Hurricane Harvey is testing our ability to communicate natural disaster risks
Since slamming into the Texas coast as a Category 4 hurricane late Friday, Harvey has dumped at least 9 trillion gallons of rain across the state — enough to fill Utah’s Great Salt Lake twice.
And with Houston already inundated, the rain continues to fall. One meteorologist estimates that by the time the storm subsides it will have dropped a mind-boggling 25 trillion gallons of water across the state.
Certain locations along the Gulf of Mexico are expected to see as much rain in a few short days as is typical in an entire year. To accurately portray the staggering totals, the National Weather Service had to add new colors to its precipitation maps.
Last year, a study funded by the National Weather Service and NOAA’S Office of Oceanic and Atmospheric Research looked at how people interpret weather warnings and the risks associated with floods. Among other things, the team of researchers concluded that “people differ in how they react to uncertainty; for some, not having a concrete example of what a risk means can make them uncertain of what the actual impacts might entail and thereby impede their decision on whether to take action.” They also found that “motivation for action came from knowing what was forecast for their specific town, and knowing what neighbors, friends, and family were doing to prepare.”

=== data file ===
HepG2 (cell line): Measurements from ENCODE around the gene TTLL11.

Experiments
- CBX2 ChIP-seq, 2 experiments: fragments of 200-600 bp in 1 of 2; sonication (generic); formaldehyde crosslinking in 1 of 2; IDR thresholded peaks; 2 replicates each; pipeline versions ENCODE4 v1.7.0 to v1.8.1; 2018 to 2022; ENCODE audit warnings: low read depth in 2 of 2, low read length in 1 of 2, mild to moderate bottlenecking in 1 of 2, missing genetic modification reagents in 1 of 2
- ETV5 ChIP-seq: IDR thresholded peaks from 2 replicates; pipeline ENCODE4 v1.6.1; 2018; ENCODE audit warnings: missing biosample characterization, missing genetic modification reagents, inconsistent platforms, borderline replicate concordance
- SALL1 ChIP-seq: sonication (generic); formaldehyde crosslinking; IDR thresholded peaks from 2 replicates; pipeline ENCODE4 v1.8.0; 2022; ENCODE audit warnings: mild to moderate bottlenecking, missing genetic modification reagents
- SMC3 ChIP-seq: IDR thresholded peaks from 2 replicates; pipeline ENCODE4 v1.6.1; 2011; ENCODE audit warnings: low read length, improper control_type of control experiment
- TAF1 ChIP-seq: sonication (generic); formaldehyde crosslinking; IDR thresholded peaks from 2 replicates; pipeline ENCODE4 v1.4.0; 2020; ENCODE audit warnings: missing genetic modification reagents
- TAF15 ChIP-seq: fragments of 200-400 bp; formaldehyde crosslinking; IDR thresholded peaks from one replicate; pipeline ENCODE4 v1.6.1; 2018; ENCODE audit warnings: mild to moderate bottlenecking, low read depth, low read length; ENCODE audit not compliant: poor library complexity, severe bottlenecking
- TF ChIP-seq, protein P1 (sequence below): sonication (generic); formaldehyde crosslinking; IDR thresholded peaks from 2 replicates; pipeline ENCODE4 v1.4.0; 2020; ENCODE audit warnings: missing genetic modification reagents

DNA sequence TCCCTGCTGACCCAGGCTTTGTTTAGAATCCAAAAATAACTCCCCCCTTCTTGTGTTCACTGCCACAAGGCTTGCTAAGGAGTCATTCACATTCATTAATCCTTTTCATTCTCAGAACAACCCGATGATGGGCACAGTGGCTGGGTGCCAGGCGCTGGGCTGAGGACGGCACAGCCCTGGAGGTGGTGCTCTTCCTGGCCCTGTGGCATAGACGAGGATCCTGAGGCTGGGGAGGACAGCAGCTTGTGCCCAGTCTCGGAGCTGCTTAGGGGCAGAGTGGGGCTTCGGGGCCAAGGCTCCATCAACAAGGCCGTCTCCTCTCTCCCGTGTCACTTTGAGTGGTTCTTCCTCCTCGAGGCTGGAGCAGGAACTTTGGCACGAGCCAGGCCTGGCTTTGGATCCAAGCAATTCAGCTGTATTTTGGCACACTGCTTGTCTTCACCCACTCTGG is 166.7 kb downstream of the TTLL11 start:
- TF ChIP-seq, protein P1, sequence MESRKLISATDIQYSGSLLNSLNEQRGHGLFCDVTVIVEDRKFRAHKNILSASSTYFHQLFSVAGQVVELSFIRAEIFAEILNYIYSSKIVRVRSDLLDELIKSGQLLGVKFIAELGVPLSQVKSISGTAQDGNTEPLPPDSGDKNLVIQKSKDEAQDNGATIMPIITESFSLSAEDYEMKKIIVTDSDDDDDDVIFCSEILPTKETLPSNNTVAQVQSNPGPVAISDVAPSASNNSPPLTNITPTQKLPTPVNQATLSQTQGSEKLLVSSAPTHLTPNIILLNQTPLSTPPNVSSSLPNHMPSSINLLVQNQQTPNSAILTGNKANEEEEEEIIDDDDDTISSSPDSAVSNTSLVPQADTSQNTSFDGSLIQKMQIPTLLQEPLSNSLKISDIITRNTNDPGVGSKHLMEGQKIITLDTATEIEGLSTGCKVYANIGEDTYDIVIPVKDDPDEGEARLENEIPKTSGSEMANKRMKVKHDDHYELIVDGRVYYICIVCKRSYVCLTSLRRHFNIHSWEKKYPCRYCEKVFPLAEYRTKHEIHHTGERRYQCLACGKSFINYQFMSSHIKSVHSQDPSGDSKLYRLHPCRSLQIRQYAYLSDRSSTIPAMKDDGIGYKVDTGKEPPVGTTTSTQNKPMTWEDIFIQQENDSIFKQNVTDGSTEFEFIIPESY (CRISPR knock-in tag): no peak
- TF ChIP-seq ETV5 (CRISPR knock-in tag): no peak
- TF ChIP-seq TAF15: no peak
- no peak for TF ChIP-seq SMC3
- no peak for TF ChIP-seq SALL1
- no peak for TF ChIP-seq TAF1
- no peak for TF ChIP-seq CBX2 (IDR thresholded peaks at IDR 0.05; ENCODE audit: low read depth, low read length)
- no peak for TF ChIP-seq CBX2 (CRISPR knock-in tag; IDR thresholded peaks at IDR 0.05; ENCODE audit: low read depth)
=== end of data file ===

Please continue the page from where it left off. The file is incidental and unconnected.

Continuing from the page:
Jennifer Marlon, an associate research scientist as Yale University’s Program on Climate Change Communication, told HuffPost via email that improvements in technology and forecasting do not always translate into better communication or members of the public taking appropriate action.